The Japanese love their seafood raw. The fresher and livelier it is, the better.
Katsu ika odori-don or dancing squid rice bowl is a meal that has fresh squid atop either noodles or rice. The squid then squirms when one pours soy sauce on it.
Don’t worry, the food isn’t alive. The squid “dancing” is what happens when sodium in the sauce reacts with the muscle, in the same manner frog legs twitch when being seasoned.
To prepare the dish, a live squid’s head is removed, and its body is placed on top of rice and noodles, with salmon eggs and other ingredients. The squid appears lifeless, that is until soy sauce or other sodium-rich liquid is added.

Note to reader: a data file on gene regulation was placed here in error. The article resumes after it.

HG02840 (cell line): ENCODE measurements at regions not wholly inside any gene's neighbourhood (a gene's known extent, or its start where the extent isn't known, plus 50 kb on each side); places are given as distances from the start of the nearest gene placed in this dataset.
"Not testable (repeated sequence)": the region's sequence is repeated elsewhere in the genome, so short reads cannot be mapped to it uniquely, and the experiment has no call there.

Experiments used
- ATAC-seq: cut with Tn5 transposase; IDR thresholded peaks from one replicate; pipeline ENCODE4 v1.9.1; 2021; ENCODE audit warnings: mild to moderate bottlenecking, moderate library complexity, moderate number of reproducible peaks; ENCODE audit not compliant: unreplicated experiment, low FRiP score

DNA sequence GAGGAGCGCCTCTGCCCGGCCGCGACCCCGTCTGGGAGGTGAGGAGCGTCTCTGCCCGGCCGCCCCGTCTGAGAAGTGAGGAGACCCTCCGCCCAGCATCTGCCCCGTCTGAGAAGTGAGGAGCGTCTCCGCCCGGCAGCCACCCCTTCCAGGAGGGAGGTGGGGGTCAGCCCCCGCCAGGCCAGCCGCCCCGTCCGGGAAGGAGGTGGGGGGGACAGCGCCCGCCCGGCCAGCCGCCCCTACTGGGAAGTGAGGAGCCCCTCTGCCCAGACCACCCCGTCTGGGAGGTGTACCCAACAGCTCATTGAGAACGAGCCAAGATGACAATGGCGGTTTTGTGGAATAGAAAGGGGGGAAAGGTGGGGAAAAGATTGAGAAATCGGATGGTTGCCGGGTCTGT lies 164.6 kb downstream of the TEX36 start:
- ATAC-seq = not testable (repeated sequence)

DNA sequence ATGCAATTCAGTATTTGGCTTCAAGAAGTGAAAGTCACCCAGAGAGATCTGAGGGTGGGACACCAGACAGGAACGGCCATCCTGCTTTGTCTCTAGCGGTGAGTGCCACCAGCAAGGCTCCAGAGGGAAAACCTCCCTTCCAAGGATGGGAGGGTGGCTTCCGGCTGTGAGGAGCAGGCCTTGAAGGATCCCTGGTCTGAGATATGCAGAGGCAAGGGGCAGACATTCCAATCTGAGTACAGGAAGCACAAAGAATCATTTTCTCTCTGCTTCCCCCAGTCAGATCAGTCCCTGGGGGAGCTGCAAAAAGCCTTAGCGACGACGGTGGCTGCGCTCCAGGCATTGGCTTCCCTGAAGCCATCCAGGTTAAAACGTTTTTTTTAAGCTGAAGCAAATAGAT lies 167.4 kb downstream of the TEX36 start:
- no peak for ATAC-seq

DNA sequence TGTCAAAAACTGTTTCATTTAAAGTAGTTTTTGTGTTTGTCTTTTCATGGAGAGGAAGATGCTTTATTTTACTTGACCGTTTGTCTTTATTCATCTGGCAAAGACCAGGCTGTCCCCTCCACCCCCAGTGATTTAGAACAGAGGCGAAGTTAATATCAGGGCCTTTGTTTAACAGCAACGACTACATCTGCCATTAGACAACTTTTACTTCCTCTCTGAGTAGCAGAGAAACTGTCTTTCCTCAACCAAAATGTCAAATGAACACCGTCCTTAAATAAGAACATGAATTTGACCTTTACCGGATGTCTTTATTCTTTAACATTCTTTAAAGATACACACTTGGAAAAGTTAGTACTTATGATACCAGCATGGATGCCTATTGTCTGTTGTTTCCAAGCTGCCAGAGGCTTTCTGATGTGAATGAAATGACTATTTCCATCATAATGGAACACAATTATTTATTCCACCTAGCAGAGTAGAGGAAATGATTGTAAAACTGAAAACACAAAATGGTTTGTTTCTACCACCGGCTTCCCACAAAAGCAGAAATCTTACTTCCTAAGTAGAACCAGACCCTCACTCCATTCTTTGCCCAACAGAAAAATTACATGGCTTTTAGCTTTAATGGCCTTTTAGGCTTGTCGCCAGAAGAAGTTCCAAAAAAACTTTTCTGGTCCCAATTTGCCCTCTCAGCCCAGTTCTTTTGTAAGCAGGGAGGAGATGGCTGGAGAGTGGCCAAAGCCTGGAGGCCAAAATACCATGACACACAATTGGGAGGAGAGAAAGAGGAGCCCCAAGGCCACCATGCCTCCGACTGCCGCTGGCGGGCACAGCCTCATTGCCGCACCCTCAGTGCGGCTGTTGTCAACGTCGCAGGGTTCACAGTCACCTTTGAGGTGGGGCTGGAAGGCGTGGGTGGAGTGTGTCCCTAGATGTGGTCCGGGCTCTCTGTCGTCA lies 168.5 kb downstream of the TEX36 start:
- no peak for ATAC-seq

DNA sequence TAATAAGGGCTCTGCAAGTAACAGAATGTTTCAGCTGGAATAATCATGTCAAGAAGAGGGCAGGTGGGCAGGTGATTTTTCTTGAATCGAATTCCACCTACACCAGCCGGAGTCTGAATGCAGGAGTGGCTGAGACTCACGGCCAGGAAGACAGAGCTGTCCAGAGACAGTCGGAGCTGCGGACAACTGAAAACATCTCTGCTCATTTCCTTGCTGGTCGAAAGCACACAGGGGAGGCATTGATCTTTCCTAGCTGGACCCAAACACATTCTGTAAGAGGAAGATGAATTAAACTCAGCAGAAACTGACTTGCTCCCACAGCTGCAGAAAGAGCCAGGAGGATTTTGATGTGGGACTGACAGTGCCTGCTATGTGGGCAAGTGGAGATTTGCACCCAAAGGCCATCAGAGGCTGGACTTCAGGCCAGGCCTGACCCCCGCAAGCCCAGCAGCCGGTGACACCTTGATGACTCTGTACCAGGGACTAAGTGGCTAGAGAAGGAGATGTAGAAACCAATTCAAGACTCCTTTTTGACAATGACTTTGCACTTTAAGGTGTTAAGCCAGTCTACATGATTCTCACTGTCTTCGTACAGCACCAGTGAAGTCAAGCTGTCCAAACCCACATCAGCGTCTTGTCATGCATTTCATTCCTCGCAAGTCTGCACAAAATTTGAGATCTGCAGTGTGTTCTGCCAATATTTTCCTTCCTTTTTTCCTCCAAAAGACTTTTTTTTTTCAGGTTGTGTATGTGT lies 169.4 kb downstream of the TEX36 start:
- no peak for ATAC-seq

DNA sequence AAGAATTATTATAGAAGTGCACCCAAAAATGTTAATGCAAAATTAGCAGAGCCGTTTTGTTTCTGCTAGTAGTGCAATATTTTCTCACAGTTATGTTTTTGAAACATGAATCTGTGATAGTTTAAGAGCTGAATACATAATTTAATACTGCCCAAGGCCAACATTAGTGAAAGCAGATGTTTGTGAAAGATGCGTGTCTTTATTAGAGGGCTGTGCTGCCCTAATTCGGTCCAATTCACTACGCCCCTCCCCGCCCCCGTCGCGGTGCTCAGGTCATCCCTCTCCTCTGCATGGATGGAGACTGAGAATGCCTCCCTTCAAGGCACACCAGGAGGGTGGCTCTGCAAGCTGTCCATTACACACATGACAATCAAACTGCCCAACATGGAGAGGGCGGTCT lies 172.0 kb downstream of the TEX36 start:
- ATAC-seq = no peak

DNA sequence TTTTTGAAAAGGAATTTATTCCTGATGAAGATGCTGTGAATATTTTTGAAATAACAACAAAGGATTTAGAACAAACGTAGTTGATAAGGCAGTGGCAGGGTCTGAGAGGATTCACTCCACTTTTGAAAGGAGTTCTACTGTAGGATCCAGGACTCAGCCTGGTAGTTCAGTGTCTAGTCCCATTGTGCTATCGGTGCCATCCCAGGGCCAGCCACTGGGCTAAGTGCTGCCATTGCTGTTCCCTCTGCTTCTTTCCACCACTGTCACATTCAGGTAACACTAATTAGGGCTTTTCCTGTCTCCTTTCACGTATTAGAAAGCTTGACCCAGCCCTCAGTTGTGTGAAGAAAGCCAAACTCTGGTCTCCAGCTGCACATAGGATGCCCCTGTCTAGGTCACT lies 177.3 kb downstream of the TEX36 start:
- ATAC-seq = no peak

Sodium chloride activates the muscle which makes the squid wriggle momentarily.
A more in-depth scientific explanation, the increased concentration of sodium ions causes neurons adjacent to muscles in the tentacles to fire. These neurons cause calcium concentration to increase in muscle cells, together with adenosine triphosphate (ATP), results in muscle contractions.
Occasionally, the movement is intense enough for the squid to escape the bowl. Afterward, the body is sliced and placed back on the dish.